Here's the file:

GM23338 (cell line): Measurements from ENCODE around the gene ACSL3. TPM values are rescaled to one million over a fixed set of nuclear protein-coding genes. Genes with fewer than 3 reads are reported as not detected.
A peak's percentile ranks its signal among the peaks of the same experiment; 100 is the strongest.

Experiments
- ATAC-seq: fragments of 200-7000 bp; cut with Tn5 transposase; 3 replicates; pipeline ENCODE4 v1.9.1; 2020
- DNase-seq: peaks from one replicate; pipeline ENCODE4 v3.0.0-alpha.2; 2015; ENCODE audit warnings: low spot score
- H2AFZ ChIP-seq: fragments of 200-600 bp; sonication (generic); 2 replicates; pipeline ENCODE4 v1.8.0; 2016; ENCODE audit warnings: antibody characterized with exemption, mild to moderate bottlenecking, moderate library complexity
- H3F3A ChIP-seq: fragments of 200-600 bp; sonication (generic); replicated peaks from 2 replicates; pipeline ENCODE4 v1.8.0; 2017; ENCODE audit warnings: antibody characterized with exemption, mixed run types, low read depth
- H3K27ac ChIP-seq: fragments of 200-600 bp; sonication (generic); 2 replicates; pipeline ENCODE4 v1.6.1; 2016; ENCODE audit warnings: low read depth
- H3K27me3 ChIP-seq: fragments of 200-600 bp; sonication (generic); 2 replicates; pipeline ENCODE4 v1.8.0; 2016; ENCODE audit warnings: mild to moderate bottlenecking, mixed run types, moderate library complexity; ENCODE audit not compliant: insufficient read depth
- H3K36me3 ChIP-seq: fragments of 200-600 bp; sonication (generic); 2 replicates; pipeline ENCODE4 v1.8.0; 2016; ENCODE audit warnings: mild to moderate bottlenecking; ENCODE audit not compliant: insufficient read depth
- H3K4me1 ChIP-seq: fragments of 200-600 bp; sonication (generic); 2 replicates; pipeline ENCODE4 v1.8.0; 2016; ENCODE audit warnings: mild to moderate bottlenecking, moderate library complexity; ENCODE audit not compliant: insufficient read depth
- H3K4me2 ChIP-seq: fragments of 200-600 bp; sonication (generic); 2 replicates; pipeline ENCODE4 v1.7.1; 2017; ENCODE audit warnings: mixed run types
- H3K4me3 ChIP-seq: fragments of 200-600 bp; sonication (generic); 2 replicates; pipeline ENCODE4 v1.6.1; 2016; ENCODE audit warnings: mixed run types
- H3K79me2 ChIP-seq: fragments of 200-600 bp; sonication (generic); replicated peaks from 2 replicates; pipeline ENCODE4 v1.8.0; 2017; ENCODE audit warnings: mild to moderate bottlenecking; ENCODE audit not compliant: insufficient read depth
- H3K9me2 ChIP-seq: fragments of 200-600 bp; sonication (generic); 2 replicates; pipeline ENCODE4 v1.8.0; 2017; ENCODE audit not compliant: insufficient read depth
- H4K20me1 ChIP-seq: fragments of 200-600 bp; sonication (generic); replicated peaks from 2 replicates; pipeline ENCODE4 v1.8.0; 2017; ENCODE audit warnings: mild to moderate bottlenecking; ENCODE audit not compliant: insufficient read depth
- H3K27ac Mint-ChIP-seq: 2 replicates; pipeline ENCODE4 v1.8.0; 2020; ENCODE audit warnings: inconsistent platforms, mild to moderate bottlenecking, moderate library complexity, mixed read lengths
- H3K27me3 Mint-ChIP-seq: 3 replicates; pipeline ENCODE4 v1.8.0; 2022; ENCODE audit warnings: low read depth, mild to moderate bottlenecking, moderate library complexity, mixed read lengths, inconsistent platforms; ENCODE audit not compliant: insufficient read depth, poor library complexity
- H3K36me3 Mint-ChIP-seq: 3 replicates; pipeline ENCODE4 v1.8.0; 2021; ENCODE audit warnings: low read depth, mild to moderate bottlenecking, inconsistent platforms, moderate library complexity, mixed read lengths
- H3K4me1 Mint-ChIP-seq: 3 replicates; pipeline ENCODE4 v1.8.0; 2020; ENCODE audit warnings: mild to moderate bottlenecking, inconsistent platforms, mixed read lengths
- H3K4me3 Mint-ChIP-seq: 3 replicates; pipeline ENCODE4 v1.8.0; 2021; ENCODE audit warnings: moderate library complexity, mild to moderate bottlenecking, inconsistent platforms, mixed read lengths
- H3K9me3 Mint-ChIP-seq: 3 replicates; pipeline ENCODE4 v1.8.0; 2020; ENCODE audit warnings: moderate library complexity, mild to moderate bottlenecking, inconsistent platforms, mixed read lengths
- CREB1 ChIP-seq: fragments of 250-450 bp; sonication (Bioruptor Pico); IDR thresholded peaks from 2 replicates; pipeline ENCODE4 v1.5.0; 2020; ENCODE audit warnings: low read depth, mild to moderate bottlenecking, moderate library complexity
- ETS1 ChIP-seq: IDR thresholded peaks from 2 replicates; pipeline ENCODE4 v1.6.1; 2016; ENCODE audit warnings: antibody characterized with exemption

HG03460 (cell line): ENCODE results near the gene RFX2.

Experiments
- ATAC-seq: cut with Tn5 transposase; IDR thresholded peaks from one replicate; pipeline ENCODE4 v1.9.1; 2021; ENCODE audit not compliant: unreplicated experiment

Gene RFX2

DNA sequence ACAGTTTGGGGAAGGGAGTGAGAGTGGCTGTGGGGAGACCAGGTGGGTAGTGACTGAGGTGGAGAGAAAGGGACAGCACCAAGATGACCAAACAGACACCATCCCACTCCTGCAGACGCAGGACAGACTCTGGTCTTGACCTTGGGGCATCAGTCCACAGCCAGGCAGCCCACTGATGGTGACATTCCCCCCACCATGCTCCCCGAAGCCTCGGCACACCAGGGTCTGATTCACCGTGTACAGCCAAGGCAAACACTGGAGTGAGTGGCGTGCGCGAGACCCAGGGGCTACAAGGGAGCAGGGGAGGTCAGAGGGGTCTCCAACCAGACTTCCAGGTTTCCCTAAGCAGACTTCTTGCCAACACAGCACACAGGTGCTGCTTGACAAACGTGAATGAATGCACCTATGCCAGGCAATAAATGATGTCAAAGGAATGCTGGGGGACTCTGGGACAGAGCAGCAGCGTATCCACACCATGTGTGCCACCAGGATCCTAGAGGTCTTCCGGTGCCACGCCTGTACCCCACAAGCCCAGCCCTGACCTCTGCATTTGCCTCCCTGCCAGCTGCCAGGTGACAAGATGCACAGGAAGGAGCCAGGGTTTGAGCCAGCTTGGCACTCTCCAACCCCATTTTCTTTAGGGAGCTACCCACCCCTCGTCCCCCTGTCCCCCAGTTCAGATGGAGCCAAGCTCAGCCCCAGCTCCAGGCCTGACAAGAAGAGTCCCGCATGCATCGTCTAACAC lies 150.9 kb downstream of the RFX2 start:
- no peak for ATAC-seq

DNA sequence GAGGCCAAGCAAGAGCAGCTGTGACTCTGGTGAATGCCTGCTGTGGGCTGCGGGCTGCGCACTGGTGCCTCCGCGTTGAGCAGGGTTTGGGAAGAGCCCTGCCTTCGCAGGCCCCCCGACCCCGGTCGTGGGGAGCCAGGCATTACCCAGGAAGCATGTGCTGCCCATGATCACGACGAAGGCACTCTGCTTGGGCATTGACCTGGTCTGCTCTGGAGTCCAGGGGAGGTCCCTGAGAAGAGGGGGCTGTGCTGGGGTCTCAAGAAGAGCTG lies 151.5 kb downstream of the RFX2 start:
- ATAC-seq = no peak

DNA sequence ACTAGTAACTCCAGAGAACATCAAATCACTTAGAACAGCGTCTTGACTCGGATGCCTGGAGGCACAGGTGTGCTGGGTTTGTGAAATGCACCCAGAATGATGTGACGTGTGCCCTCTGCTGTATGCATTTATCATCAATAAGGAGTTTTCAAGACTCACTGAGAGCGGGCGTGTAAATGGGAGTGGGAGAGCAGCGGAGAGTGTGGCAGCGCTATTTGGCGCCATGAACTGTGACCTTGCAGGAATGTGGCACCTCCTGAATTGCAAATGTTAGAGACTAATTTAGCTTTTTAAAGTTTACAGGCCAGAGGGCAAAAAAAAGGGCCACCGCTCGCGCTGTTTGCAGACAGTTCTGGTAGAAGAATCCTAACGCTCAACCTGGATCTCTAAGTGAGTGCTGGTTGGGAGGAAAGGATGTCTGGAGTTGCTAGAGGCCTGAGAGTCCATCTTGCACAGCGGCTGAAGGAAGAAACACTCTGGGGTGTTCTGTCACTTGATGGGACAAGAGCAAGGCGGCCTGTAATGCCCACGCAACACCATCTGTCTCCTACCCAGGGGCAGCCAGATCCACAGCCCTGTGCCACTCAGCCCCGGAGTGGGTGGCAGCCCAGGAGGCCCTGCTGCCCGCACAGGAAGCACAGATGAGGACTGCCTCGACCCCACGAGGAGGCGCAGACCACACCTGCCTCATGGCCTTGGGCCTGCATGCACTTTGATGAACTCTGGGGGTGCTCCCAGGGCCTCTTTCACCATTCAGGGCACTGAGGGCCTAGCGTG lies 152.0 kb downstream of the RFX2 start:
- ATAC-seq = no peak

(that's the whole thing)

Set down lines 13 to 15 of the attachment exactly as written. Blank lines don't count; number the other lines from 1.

- H3K4me3 ChIP-seq: fragments of 200-600 bp; sonication (generic); 2 replicates; pipeline ENCODE4 v1.6.1; 2016; ENCODE audit warnings: mixed run types
- H3K79me2 ChIP-seq: fragments of 200-600 bp; sonication (generic); replicated peaks from 2 replicates; pipeline ENCODE4 v1.8.0; 2017; ENCODE audit warnings: mild to moderate bottlenecking; ENCODE audit not compliant: insufficient read depth
- H3K9me2 ChIP-seq: fragments of 200-600 bp; sonication (generic); 2 replicates; pipeline ENCODE4 v1.8.0; 2017; ENCODE audit not compliant: insufficient read depth